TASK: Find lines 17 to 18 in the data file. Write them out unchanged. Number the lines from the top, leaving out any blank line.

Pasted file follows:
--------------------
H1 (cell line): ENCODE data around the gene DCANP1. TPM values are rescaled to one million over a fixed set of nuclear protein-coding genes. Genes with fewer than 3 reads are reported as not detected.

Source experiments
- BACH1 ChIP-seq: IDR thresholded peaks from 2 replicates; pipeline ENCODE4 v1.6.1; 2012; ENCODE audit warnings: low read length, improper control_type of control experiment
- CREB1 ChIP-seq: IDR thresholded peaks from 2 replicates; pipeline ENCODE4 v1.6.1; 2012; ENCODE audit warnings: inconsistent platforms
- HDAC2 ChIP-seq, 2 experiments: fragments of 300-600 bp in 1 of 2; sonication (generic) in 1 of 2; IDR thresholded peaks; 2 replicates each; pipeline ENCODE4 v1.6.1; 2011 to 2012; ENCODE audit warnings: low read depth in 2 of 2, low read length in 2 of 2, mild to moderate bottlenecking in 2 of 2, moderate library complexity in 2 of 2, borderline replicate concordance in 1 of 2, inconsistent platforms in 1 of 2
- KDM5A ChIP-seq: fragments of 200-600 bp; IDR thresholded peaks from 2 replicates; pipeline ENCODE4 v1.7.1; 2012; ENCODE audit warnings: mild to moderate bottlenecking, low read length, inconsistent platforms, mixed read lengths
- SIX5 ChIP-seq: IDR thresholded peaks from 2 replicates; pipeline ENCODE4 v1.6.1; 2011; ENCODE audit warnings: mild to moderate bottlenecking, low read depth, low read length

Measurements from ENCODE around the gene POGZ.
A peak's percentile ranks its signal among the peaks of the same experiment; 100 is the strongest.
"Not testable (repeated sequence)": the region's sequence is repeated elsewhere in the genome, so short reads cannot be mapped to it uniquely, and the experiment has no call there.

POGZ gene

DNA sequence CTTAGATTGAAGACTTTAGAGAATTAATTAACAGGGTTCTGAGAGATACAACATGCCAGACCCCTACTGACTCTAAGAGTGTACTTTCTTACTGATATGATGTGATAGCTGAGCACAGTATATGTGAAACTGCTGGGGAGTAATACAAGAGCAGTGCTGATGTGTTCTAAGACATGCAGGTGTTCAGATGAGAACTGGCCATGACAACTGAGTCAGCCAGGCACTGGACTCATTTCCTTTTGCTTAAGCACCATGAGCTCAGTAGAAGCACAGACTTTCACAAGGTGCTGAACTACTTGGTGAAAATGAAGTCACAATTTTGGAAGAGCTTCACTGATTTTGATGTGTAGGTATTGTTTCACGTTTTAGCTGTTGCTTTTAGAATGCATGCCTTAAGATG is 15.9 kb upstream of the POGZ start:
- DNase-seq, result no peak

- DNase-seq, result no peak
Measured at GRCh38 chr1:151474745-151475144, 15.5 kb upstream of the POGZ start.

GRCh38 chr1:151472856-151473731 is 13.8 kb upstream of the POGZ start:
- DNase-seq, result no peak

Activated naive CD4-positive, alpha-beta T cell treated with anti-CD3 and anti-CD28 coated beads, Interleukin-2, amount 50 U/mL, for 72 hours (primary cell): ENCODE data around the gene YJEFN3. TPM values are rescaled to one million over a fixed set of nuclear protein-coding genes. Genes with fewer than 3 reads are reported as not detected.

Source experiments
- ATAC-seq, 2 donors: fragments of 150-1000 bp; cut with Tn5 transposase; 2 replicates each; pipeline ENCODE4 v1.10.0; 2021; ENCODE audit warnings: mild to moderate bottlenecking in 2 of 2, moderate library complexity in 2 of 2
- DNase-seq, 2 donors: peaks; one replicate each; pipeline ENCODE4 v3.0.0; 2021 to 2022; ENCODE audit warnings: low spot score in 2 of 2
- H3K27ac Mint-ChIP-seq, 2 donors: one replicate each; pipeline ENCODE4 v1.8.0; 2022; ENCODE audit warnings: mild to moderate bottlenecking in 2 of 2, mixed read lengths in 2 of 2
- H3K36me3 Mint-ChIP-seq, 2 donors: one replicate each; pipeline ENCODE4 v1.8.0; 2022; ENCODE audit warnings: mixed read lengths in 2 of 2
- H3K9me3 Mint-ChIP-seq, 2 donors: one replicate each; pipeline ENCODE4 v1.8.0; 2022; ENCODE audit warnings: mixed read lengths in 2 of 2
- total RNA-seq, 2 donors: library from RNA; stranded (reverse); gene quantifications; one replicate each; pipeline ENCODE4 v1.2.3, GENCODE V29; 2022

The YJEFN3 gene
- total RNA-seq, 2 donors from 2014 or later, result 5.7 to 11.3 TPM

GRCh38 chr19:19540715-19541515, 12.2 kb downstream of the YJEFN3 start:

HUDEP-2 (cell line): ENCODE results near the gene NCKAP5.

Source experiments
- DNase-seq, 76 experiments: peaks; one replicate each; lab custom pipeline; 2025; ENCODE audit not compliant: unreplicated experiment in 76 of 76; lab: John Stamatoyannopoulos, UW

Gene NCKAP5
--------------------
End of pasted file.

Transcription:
- DNase-seq, result no peak

Activated naive CD4-positive, alpha-beta T cell treated with anti-CD3 and anti-CD28 coated beads, Interleukin-2, amount 50 U/mL, for 72 hours (primary cell): ENCODE data around the gene YJEFN3. TPM values are rescaled to one million over a fixed set of nuclear protein-coding genes. Genes with fewer than 3 reads are reported as not detected.